Saturday 12 November 2022



Some time ago I had an Expert Electronics MB1 and it was fabulous. I especially loved the software. But the radio broke and so it went back and was replaced with something else.

I miss the ExpertSDR software very much - it was really very good and so I was looking into ways of getting access to it without spending thousands on another EE radio. They do manufacture a number of options but the only one that is reasonably priced is the one that look like a cheap USB Dongle! Except it's not cheap. 

£250 seems like an awful lot of money for a USB receiver, but then again, you can pay much more than that for an ancient secondhand superhet receiver. This baby is brimming with SDR loveliness and high-tech wonders. And then there's the brilliant software. And then there's the REMOTE OPERATION capabilities!


Well the usual thrill of unboxing your latest toy and sifting through all the manuals, cables, bits and bobs is not what you're going to get here. It's a bit of an anti-climax - especially for a £250 product 😂.....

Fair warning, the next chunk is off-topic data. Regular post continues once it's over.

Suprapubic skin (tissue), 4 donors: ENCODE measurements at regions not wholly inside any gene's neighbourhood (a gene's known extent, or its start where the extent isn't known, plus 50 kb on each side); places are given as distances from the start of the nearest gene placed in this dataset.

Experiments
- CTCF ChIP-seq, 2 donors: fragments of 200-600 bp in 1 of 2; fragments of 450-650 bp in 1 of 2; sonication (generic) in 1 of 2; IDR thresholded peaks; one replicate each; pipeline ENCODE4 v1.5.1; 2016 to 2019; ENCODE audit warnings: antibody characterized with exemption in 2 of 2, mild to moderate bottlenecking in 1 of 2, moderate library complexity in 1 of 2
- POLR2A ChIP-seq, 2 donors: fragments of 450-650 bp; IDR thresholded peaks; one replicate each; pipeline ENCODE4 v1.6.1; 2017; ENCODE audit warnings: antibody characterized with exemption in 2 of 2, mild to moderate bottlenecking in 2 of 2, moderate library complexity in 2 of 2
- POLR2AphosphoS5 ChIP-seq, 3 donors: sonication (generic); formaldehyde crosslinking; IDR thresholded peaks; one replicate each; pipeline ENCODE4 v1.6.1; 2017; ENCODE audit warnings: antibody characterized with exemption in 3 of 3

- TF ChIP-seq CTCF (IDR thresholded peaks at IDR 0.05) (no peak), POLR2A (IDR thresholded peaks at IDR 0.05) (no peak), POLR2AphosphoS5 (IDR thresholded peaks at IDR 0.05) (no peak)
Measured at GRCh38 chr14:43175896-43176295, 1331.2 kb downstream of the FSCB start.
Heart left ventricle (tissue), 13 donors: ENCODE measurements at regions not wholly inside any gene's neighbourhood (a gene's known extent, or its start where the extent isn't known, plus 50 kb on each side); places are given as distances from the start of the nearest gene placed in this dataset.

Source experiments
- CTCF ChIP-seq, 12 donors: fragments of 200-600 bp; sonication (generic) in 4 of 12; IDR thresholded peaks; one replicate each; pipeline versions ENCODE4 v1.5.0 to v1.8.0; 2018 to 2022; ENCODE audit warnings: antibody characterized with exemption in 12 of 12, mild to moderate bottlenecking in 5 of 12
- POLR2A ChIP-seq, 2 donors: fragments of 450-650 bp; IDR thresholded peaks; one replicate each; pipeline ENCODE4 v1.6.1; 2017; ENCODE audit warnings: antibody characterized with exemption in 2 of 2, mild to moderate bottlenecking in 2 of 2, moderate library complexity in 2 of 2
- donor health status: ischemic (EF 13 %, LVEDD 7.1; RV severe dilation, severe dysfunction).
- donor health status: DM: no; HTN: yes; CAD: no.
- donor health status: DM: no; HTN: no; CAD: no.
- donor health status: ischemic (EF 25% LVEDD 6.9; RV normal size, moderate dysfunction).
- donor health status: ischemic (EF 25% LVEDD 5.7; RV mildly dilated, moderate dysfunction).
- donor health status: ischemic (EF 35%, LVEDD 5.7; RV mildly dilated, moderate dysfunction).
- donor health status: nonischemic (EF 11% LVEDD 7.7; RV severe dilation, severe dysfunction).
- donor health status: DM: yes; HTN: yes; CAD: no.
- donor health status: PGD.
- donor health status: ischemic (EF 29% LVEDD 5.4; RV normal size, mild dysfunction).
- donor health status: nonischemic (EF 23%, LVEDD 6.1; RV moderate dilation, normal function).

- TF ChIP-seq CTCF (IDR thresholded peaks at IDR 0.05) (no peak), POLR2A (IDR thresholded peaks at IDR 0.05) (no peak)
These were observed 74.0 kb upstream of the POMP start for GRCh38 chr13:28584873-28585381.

Okay, so what is the ColibriNANO exactly? Well for those who have been hiding under a rock for the past few years, it's an SDR receiver which uses your computer to do a lot of the hard work, such as signal processing. Instead of having a big box of electronic components to handle things, it uses the power of your PC to do a lot of it, via some very clever software. All the usual buttons, knobs and dials of a receiver are laid out onscreen instead and can be accessed by mouse, keyboard or touch.

The Nano is a 14-bit,  0.1~55MHz Direct Sampling, high quality, wideband SDR receiver with 3MHz sample-rate, in a very compact USB Dongle form factor. It's also incredibly tough thanks to its milled-aluminium casing which (apart from the strength benefit) provides fantastic RF Shielding. There's also a high level of ESD protection built into the device.

- Operating modes: LSB / USB / DSB / CW / AM / SAM / NFM / WFM
- Frequency range: 10KHz - 55MHz 
- Frequency range in undersampling mode: 10KHz- 500MHz 
- Sampling rates with 24-bit resolution: kHz 48, 96, 192, 384, 768 (visible spectrum width)